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Psychiatric Care for Children with Schizophrenia

Psychiatric Care for Children with SchizophreniaSchizophrenia is a chronic, potentially severe mental health disorder that can affect how an individual thinks, feels, and behaves. A person with schizophrenia, to the casual observer, may seem like they have lost touch with reality. Although this disorder is not as common or well-known to the public as other mental illnesses, the symptoms can be very disabling. Generally, schizophrenia manifests between the ages of 16 and 30 years; however, younger children can manifest signs of schizophrenia, though it is very rare.

What are some common signs and symptoms of Schizophrenia?

The symptoms that manifest with the onset of schizophrenia usually begin to appear in late adolescence. There are three recognized categories of symptoms for a person with schizophrenia: positive, negative, and cognitive.

Positive symptoms are the “classic” psychotic behaviors that are so well-known to the average person from films and television. People with positive symptoms may begin to “lose touch” with reality, or be unable to determine what is real and what is not. These symptoms can include

  • Hallucinations
  • Delusions
  • Thought disorders, including unusual or dysfunctional ways of thinking
  • Movement disorders, which can include agitated or uncontrolled body movements

Negative symptoms are harder for the untrained person to detect, even in someone they know well. These stem from disruptions to normal emotions and behaviors. Negative symptoms can include

  • “Flat affect,” which means reduced expression of emotions through facial expressions or tone of voice
  • Reduced feelings of pleasure and joy in everyday life
  • Difficulty with beginning or sustaining activities
  • Reduced speaking and communication

Cognitive symptoms can vary in severity from person to person. These have to do with the actual cognitive, thinking, and memory processes of the brain. Cognitive symptoms can include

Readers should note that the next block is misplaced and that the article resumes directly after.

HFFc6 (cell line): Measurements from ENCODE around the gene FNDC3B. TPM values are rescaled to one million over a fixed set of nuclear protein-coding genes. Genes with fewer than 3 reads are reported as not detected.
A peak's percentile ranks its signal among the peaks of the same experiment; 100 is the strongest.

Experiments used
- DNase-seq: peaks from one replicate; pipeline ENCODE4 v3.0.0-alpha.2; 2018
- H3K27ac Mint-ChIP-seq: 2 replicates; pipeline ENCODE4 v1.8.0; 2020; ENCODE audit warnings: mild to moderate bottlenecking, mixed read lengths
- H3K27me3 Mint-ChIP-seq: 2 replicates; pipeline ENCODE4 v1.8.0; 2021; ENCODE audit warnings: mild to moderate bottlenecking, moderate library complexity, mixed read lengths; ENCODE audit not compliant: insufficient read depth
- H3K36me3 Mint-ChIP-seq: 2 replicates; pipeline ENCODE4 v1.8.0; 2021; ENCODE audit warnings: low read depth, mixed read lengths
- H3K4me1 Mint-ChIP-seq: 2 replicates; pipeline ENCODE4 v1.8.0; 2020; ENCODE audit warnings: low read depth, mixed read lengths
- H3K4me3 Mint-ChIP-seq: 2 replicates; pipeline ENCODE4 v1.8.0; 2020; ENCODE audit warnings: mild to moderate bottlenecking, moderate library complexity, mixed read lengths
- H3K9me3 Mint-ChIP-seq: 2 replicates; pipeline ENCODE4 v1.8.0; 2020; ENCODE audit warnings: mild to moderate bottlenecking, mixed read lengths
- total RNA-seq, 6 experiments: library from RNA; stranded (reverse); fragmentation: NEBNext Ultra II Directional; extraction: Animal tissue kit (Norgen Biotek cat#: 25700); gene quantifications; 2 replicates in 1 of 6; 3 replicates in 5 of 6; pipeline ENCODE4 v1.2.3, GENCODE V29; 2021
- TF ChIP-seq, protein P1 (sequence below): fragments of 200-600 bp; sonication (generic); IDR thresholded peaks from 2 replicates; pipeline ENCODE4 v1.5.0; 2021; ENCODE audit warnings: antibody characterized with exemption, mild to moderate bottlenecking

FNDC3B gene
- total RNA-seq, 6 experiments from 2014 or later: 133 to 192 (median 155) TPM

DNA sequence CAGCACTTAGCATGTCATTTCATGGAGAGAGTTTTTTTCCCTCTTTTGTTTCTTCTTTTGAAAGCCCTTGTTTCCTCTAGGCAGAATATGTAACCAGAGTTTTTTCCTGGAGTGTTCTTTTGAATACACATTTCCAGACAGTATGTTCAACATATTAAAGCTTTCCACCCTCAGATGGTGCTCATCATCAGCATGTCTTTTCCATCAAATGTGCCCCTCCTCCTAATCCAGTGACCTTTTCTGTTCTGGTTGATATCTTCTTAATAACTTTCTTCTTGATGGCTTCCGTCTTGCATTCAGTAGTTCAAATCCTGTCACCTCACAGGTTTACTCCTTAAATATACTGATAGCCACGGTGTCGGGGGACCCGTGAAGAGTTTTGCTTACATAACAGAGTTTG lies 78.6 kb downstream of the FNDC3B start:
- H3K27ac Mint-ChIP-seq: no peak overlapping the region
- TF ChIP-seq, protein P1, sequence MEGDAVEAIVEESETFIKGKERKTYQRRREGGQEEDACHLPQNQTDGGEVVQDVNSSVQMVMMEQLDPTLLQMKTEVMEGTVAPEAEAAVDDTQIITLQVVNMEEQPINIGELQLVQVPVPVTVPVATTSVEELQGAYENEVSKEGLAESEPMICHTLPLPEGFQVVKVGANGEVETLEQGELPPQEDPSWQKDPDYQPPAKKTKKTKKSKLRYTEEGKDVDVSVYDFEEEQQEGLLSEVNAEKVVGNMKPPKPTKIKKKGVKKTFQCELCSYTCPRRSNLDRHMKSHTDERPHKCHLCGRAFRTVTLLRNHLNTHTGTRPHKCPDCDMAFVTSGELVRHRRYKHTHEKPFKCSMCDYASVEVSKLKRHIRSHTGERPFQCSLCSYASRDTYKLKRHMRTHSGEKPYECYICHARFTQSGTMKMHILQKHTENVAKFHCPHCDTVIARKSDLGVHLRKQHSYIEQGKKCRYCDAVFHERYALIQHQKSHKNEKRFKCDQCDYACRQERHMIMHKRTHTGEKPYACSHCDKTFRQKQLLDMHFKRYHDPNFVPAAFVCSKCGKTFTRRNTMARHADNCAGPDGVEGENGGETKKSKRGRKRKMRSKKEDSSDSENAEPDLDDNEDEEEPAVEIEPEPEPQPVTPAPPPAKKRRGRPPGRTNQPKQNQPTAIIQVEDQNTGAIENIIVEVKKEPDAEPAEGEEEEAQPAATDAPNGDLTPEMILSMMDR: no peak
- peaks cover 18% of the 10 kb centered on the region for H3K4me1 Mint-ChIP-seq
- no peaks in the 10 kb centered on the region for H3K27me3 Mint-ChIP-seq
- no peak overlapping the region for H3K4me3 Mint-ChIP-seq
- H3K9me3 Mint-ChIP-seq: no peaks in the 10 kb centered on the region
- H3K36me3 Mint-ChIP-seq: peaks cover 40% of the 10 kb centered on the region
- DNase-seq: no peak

• Poor “executive function”, which can affect the ability to understand information and use that information to make decisions
  • Trouble focusing and paying attention
  • Problems with “working memory”, which is the ability to utilize information immediately after learning it.

How is it determined that someone has Schizophrenia?

Unfortunately, there is still no consensus on what causes schizophrenia. Theories range from changes in genetics caused by any number of environmental factors to a chemical imbalance of neurological substances in the brain that control mood and cognition. While there is no “test” for schizophrenia, trained psychiatric health professionals are able to evaluate a patient or client for the symptoms of the disorder. Generally, if all other potential causes of any positive, negative, and cognitive symptoms can be ruled out, then the cause may be schizophrenic in origin. To that end, many other possible diagnoses are examined and ruled out, rather than labeling someone schizophrenic from the start.

Many environmental factors can cause symptoms that seem to mimic a schizophrenic disorder. Too much alcohol or using drugs can induce hallucinations and delusions. Sleep deprivation can also produce feelings of depression and anxiety, as well as visual and auditory hallucinations. Overwork and stress can cause problems with making decisions and focusing on a task. But, if none of these more common situations seems to fit the case, the doctor may then entertain the possibility of a diagnosis of schizophrenia.